The final turned out to be a nightmare for the Indians as they suffered a crushing eight-wicket loss at the hands of Sri Lanka, who finally managed to win their second title after 11 years.


Bangladesh was selected to host the Asia Cup for the second time in 2000. The seventh edition of the tournament turned out rather unfortunate for the Indians - who won just a single game and did not qualify for the final for the very first time in the history of the tournament.

Pakistan, who were unbeaten throughout the tournament, were clearly the favourites against Sri Lanka in the final. The Moin Khan-led team came out on top with a 39-run win over the Lankans. After waiting for 16 years, Pakistan deservedly clinched their maiden Asia Cup title.


The eighth edition of the Asia Cup was delayed by two years and was finally held in Sri Lanka in 2004. The tournament witnessed a complete change in its format with the introduction of three stages - the Group Stage, the round-robin Super Four and the final.

Apart from the format, the tournament also saw the introduction of other Asian teams like UAE and Hong Kong for the first time.

Bangladesh had the distinction of reaching the second stage of a major tournament for the first time, but a dismal performance in the Super Four led to their elimination.

India and Sri Lanka topped the Super Four stage to seal their final berth. The Lankans produced a clinical performance to outwit the Indian team and won the final by 25 runs. It was Sri Lanka's third Asia Cup title - all of them coming at home.


After the 1993 edition was cancelled, Pakistan finally managed to host the Asia Cup for the first time in 24 years. In Group B, India came out on top and entered the Super Four stage with Pakistan in second place. Sri Lanka and India topped the Super Four stage and sealed their berth for the final.

Riding on Sanath Jayasuriya's quickfire 125 and Ajantha Mendis' spell of 6/13, Sri Lanka won the final by 100 runs - the biggest margin recorded in any Asia Cup final till date. It was Sri Lanka's fourth Asia Cup title, also their first outside home.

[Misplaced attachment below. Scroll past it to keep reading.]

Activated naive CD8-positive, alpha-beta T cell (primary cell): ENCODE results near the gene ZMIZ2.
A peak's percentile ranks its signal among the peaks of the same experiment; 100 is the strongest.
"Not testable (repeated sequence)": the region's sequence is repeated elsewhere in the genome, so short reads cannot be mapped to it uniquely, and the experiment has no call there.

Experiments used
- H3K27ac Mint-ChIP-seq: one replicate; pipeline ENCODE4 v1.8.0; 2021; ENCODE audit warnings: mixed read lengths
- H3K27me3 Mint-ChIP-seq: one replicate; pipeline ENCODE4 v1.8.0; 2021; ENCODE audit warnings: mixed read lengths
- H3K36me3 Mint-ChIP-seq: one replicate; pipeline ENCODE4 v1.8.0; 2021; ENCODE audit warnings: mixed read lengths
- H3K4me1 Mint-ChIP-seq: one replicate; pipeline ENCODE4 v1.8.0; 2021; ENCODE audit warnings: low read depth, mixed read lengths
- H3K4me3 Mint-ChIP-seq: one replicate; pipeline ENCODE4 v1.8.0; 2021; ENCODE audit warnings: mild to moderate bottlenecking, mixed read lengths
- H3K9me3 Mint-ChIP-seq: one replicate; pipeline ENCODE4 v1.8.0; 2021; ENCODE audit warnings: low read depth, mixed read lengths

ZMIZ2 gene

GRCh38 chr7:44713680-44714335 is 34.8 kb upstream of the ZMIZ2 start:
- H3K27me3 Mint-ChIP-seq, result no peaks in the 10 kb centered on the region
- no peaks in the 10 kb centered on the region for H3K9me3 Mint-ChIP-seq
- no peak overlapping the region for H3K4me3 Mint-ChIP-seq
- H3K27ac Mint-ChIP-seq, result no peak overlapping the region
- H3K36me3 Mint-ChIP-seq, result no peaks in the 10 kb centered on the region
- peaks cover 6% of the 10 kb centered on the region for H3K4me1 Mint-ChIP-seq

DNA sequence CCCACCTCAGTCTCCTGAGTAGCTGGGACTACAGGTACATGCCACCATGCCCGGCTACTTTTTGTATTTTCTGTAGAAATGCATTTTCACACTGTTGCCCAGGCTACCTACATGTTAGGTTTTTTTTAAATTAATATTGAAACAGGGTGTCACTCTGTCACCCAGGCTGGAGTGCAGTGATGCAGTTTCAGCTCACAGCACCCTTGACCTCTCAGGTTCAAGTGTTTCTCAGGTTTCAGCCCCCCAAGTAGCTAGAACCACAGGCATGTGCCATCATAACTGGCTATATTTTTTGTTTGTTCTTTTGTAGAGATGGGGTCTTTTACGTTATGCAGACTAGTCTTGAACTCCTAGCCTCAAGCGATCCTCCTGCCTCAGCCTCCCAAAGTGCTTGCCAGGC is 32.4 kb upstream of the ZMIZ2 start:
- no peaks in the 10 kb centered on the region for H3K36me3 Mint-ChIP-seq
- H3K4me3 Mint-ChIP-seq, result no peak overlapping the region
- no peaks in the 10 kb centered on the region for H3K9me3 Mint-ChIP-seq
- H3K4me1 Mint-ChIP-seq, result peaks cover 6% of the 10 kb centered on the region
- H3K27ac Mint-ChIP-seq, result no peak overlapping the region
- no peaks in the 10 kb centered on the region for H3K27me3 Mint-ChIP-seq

Sri Lanka hosted the tenth edition of the Asia Cup which featured only the four Test playing Asian nations. All of the seven matches, including the final, were held at one single venue - Dambulla.

India and Sri Lanka once again found themselves in fray of the Asia Cup title when the two giants topped the group stage and secured their berth for the final. Sri Lanka, for the first time, lost a final at home when India romped to a 81-run win to secure a record fifth Asia Cup title.


The eleventh edition of the Asia Cup was held in Dhaka, Bangladesh in 2012. The tournament saw a spirited performance from the home team that defeated both India and Sri Lanka to book its place in the final for the first time in the history of the tournament.

However, the hosts suffered a heart-breaking two-run loss at the hands of Pakistan in the nail-biting final. It was the second Asia Cup title for Pakistan and Misbah-ul-Haq became only the second captain after Moin Khan to win the tournament for his country.


The twelfth and most-recent edition of the Asia Cup was held in Bangladesh. Since it inception in 1984, the tournament was contested between five teams with Afghanistan becoming the seventh team to feature in Asia Cup.

The final was contested between Sri Lanka and Pakistan at the Sher-e-Bangla stadium in Mirpur. The Lankans came out on top in the final and defeated Pakistan by five wickets following the heroics of Lasith Malinga (5/56) and Lahiru Thirimanne (101). The victory also helped Sri Lanka to equal India's five Asia Cup title wins.

First published: 16 February 2016, 6:50 IST
Rohan Raj @ro4an_raj

After a poor stint in gully-cricket quashed his hopes of turning pro, Rohan moved away from the playing field and began criticising those who were still on it. Football eases his mind and watching City paint Manchester blue is his elusive dream. When not talking, thinking or dreaming about sports, Rohan can be found listening to EDM or watching movies. A sports correspondent at Catch News, he has previously worked with Hindustan Times, Daily Bhaskar and India Today.